For the version you get now, I use a different data layout. As I wrote earlier, I found out, that the SPI Driver only works for messages with data length Modulo 4. I sent 630 Byte, now I sent 672 Byte which fixes the problem.
But, this is only possible, as I am the writer of the software on both sides.

If someone want to use a SPI chip (which always has a fixed structure/Firmware), there is no chance, as almost all chips needed byte transfers, or multiple of byte.

With best regards


Ok, Uploaded

Hi Raja,
I do some ‘measurements’ with my system now, but transmitted a test pattern over the SPI interface. As far as I can see now, no errors.

==> Hardware is ok, initialization of the hardware is ok, but the number of transmitted bytes within a call to Spi_ReadWrite(…) has to be mod 4, otherwise data is lost.

This isn’t an issue of the slave system (not Toradex), cause I do transfers of 630 byte packets for a year or so, several GB in total without data loss.

The specification ‘buffer has to be alligned DWORD…’ didnt iclude this ‘data lenghth modulo 4’ issue, you can allign a single byte on a DWORD boundary.

So, please patch the SPI driver, so one can transmit a single byte or multiple of single byte, to be conform to SPI standards.

There were chips with SPI interface (EEPROMs for instance) around which needed single byte transfers, the write protect command for instance.

With best regards


Hi Raja,
I do some investigations. I download this manual.
Than I start reading the section about ECSPI, and yes byte wide transfers were possible:

So, ‘all’ we need is this kind of transfer and copying the pointer to the data buffer and the value of the length parameter to the counter register. Using the DMA feature will be a fine thing.

Multi byte transfers can be done by configuring the ECSPI to hold ~CS low until the counter reaches zero, I am sure, this is also possible.

With this settings, the SPI interface of the Colibri iMX7 can be used universally.

With best regards


Hi Raja,

oh, the SPI controller of the iMX7 is really tricky, now I understand whats going on internally …

Check out this:

“Since the shift register always loads 32-bit
data from transmit FIFO, only the n least-significant (n = BURST LENGTH + 1) will be shifted out. The remaining BITS will be ignored.”

Ok, the data buffer size must be greater than the actual data, if the lenght isn’t mod 4. The FIFO needs this and the OS may be angry if we don’t respect that.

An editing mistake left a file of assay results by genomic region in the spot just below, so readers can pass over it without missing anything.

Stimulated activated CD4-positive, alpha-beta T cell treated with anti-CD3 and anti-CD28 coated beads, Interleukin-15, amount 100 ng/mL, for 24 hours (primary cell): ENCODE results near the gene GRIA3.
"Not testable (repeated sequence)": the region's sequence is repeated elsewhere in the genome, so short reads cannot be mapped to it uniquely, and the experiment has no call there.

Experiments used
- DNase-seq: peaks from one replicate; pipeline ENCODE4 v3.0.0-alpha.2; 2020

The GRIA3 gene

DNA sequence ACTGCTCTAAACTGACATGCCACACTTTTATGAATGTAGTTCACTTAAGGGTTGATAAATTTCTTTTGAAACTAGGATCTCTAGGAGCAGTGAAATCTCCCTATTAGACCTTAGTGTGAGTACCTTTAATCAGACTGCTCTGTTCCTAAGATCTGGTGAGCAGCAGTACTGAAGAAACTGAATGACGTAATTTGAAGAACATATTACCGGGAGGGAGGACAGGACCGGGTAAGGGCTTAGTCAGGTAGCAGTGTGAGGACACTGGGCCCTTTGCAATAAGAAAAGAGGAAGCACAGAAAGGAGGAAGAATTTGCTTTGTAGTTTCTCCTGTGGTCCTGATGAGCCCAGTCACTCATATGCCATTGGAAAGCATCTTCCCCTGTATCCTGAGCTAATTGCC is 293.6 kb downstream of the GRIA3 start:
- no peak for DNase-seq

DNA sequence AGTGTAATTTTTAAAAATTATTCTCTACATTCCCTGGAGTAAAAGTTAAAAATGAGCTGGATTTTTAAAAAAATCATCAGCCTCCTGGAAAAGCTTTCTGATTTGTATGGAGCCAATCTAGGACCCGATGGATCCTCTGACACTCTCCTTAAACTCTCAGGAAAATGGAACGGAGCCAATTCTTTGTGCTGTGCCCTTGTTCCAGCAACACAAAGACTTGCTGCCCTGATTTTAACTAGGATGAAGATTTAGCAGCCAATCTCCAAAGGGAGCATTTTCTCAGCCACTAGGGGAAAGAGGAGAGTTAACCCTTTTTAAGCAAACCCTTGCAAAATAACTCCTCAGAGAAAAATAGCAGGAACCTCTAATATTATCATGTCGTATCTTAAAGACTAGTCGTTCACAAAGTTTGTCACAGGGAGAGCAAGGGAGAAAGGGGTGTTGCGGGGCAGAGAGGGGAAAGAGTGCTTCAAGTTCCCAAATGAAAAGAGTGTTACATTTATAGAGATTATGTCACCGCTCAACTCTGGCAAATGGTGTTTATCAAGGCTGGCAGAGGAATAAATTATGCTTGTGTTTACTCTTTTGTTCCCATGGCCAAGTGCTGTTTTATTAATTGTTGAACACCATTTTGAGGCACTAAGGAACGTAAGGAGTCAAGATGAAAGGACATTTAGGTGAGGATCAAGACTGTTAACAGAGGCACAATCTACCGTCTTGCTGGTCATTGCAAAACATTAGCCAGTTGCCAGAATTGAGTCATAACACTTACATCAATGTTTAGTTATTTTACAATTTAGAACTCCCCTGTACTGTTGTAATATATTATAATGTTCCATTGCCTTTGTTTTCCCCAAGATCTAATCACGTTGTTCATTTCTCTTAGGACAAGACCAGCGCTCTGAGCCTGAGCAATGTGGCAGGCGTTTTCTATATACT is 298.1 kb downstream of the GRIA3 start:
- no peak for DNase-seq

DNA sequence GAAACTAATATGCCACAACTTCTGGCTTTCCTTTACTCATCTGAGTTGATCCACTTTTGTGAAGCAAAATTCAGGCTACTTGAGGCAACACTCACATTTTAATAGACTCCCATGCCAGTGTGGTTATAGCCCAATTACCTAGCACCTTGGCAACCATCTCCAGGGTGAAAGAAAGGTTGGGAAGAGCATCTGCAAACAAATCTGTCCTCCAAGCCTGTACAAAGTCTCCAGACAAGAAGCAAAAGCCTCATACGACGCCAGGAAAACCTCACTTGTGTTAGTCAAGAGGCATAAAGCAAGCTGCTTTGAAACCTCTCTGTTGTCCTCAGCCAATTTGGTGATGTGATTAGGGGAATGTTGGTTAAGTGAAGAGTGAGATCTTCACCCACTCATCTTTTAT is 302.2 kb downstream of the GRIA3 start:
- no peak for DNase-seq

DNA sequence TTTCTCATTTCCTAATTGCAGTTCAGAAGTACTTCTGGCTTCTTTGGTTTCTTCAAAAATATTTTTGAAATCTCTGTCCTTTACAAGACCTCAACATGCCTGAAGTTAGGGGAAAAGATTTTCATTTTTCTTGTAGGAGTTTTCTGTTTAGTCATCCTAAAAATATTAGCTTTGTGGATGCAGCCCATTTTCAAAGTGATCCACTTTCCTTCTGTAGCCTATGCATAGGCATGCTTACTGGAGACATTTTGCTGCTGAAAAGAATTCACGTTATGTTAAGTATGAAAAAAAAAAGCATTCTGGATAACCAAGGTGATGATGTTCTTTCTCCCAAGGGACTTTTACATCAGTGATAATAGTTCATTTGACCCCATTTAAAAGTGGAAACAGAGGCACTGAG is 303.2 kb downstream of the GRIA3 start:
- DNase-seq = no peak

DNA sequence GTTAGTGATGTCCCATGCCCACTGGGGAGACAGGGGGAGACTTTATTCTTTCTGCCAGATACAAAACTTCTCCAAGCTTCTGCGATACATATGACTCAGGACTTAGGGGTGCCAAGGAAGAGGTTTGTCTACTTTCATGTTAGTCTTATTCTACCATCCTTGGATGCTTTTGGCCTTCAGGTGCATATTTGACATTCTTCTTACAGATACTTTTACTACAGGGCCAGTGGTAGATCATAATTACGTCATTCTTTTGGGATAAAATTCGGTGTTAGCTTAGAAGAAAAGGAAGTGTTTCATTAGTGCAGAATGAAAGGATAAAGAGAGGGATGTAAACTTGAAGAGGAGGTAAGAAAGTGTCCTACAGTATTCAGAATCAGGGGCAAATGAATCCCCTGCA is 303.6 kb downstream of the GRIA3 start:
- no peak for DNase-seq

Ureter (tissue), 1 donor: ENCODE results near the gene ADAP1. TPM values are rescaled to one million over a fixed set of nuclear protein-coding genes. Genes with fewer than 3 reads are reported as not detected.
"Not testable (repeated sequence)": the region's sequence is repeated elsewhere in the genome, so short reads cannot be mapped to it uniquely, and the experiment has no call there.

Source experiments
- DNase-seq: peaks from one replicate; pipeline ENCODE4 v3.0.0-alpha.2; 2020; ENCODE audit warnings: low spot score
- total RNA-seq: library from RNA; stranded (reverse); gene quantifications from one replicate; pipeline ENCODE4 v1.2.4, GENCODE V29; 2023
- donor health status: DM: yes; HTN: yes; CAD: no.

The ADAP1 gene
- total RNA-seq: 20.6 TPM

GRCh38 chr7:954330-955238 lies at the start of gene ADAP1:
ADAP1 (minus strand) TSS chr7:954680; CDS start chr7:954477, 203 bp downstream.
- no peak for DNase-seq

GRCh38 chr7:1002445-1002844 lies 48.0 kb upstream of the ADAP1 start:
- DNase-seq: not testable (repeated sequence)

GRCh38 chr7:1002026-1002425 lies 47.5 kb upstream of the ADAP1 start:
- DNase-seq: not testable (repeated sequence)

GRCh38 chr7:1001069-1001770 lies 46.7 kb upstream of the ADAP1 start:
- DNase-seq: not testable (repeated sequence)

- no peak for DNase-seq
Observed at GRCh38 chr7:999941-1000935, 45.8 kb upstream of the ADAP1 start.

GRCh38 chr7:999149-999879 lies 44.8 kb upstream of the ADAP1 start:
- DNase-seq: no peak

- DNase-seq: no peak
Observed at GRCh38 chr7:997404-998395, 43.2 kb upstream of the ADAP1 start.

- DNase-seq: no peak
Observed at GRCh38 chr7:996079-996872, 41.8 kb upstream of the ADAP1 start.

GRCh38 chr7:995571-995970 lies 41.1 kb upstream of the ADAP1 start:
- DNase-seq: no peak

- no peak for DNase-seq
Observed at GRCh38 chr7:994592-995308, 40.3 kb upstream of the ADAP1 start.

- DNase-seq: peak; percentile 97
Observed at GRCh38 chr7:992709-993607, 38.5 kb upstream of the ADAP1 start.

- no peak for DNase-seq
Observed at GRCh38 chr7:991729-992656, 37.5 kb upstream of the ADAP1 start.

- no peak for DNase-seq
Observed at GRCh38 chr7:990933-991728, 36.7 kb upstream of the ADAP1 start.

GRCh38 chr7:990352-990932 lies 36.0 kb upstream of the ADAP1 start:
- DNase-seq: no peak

The table above is counting BITS. There is the possibility to transfer only 1 BIT, which is totally unusual (for me).
If I read this table correct, this means:

BURST_LENGHT = 0x7 … 1 byte transfer
BURST_LENGHT = 0x0f … 2 byte transfer
BURST_LENGHT = 0x17 … 3 byte transfer
BURST_LENGHT = 0x1f … 4 byte Transfer
BURST_LENGHT = 0x27 … 5 Byte transfer, LSB of first word and all 4 bytes of second word, wow.
BURST_LENGHT = 0x2f … 6 byte transfer

Proof: BURST_LENGTH = 0x2f ==> 47 ==> n = 47 + 1 ==> 48 / 8 = 6 (bytes) qed.

WOW, really ‘cool’ method to calculate the burst length for a byte-oriented interface.


A quick and dirty idea how I will solve that:
I get a pointer to a buffer (bytes) and a length.

The longest burst possible is 2^7 words, if the buffer we got is longer than 2^7 * 4 Bytes we have to split the transfer. This means not to bring ~CS high, this only means that we have to use DMA to prepare the next chunk of data in time.

I do not know, if this machine is big endian or little endian. So dependent of that fact, we have to adust the buffer to be able to do transfers with length mod 4 != 0.
Maybe using a own buffer and copying the data there is a safe method to do that. The user didn#t have to check for buffer length mod 4.
Calculate the BURST_LENGTH field according to the upper formular.

if transfer_length > 512, write 0xfff to the BURST_LENGTH field.
Adjust pointer, adjust counter of bytes left.
Write bytes_to_send * 8 -1 to the BURST_LENGHT field and we were done.

For my application for instance:

630 > 512, yes, write 0xfff to the BURST_LENGHT field, 630 - 512 = 118 bytes left.
118 > 512, no, 118 * 8 - 1 = 943, write 0x3AF to BURST_LENGHT.

I am save for now, only using transfers of length mod 4, but for the future, 1 Byte transfers or multiple of one byte should be possible as this is SPI interface standard.


With best regards


Dear @Gerhard,

If you upload the project at https://share.toradex.com/, you need to share the link. I couldn’t able to download the file without the link. Please upload once again there and share the link with us or use attachment feature in the community.

… yes, but than everybody can get the Project …

… ok, link ready, how can I send you the link without public Access?

Dear @Gerhard,

If you want to share private, please write to support@toradex.com and mention Raja Sivasankaran then it will be assigned to me. Also, mention this community link.
Thank you